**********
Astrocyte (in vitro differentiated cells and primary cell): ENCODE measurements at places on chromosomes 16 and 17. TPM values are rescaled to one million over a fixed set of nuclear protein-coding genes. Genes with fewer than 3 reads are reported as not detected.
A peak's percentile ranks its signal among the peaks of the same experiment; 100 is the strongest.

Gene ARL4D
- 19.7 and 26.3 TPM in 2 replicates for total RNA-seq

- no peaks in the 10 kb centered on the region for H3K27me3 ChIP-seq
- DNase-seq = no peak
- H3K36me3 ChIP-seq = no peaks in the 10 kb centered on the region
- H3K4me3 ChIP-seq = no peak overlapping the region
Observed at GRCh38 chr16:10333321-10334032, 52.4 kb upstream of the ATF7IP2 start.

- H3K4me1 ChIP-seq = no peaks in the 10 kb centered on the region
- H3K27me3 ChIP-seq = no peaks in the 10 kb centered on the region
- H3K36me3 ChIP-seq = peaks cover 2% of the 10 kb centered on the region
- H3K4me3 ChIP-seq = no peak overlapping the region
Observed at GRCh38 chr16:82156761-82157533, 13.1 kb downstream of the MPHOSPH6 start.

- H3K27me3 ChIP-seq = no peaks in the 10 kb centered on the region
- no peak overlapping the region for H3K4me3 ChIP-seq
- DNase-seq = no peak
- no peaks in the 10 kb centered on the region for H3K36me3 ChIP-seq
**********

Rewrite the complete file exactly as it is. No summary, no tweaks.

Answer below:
Astrocyte (in vitro differentiated cells and primary cell): ENCODE measurements at places on chromosomes 16 and 17. TPM values are rescaled to one million over a fixed set of nuclear protein-coding genes. Genes with fewer than 3 reads are reported as not detected.
A peak's percentile ranks its signal among the peaks of the same experiment; 100 is the strongest.

Gene ARL4D
- 19.7 and 26.3 TPM in 2 replicates for total RNA-seq

- no peaks in the 10 kb centered on the region for H3K27me3 ChIP-seq
- DNase-seq = no peak
- H3K36me3 ChIP-seq = no peaks in the 10 kb centered on the region
- H3K4me3 ChIP-seq = no peak overlapping the region
Observed at GRCh38 chr16:10333321-10334032, 52.4 kb upstream of the ATF7IP2 start.

- H3K4me1 ChIP-seq = no peaks in the 10 kb centered on the region
- H3K27me3 ChIP-seq = no peaks in the 10 kb centered on the region
- H3K36me3 ChIP-seq = peaks cover 2% of the 10 kb centered on the region
- H3K4me3 ChIP-seq = no peak overlapping the region
Observed at GRCh38 chr16:82156761-82157533, 13.1 kb downstream of the MPHOSPH6 start.

- H3K27me3 ChIP-seq = no peaks in the 10 kb centered on the region
- no peak overlapping the region for H3K4me3 ChIP-seq
- DNase-seq = no peak
- no peaks in the 10 kb centered on the region for H3K36me3 ChIP-seq